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Publication Detail

Title: Circulating estrogen metabolites and risk of breast cancer in postmenopausal women.

Authors: Arslan, Alan A; Koenig, Karen L; Lenner, Per; Afanasyeva, Yelena; Shore, Roy E; Chen, Yu; Lundin, Eva; Toniolo, Paolo; Hallmans, Göran; Zeleniuch-Jacquotte, Anne

Published In Cancer Epidemiol Biomarkers Prev, (2014 Jul)

Abstract: It has been hypothesized that predominance of the 2-hydroxylation estrogen metabolism pathway over the 16α-hydroxylation pathway may be inversely associated with breast cancer risk.We examined the associations of invasive breast cancer risk with circulating 2-hydroxyestrone (2-OHE1), 16α-hydroxyestrone (16α-OHE1), and the 2-OHE1:16α-OHE1 ratio in a case-control study of postmenopausal women nested within two prospective cohorts: the New York University Women's Health Study (NYUWHS) and the Northern Sweden Mammary Screening Cohort (NSMSC), with adjustment for circulating levels of estrone, and additional analyses by tumor estrogen receptor (ER) status. Levels of 2-OHE1 and 16α-OHE1 were measured using ESTRAMET 2/16 assay in stored serum or plasma samples from 499 incident breast cancer cases and 499 controls, who were matched on cohort, age, and date of blood donation.Overall, no significant associations were observed between breast cancer risk and circulating levels of 2-OHE1, 16α-OHE1, or their ratio in either cohort and in combined analyses. For 2-OHE1, there was evidence of heterogeneity by ER status in models adjusting for estrone (P ≤ 0.03). We observed a protective association of 2-OHE1 with ER+ breast cancer [multivariate-adjusted OR for a doubling of 2-OHE1, 0.67 (95% confidence interval [CI], 0.48-0.94; P = 0.02)].In this study, higher levels of 2-OHE1 were associated with reduced risk of ER+ breast cancer in postmenopausal women after adjustment for circulating estrone.These results suggest that taking into account the levels of parent estrogens and ER status is important in studies of estrogen metabolites and breast cancer.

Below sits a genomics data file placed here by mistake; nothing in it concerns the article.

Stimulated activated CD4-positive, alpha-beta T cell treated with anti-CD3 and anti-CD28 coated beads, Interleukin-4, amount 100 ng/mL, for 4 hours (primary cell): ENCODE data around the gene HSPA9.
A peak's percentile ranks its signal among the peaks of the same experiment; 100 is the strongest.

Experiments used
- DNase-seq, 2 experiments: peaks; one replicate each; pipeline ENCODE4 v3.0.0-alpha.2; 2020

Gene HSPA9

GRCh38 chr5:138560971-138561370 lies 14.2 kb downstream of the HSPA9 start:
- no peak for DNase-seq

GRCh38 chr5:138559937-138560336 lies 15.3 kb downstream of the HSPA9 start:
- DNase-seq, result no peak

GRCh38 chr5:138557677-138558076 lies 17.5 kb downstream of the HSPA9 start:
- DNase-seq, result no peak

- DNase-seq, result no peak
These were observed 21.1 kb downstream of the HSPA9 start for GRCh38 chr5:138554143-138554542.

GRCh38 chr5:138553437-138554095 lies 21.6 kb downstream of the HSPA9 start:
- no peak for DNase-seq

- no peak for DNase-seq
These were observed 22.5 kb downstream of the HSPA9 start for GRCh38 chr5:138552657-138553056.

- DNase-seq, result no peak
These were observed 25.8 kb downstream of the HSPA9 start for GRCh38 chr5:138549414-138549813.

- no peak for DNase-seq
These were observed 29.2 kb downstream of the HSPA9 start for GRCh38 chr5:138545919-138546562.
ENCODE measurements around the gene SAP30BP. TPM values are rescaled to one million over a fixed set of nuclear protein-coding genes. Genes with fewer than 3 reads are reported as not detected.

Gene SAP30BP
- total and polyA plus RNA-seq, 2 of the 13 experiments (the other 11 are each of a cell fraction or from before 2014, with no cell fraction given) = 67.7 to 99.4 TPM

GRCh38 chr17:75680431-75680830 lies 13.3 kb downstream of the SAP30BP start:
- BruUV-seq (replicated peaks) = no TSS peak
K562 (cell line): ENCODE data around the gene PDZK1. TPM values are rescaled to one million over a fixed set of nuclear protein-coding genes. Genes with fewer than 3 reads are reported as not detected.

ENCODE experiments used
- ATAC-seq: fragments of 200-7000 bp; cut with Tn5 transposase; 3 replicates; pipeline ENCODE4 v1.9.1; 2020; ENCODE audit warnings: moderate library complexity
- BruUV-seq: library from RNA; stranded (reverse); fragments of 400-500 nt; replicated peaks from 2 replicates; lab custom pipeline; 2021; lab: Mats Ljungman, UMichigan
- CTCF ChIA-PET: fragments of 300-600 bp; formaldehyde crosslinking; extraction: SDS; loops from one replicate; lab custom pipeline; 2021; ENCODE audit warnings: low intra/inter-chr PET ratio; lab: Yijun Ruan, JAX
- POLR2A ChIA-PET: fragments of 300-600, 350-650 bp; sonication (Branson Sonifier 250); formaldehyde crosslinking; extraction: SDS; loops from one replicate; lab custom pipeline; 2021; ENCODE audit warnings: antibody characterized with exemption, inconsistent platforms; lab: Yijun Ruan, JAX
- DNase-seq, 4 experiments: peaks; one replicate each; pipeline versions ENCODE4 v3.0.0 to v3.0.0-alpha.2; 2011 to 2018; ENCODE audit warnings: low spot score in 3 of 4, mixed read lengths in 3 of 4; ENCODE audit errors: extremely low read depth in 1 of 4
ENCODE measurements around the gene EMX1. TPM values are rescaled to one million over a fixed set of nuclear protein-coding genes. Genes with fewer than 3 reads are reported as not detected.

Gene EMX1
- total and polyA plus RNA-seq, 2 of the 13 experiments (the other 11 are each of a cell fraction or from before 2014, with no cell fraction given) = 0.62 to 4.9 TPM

PubMed ID: 24769889 Exiting the NIEHS site

MeSH Terms: Breast Neoplasms/blood*; Case-Control Studies; Enzyme-Linked Immunosorbent Assay; Estrogens/metabolism*; Estrone/blood; Female; Humans; Hydroxyestrones/blood; Middle Aged; Postmenopause; Risk

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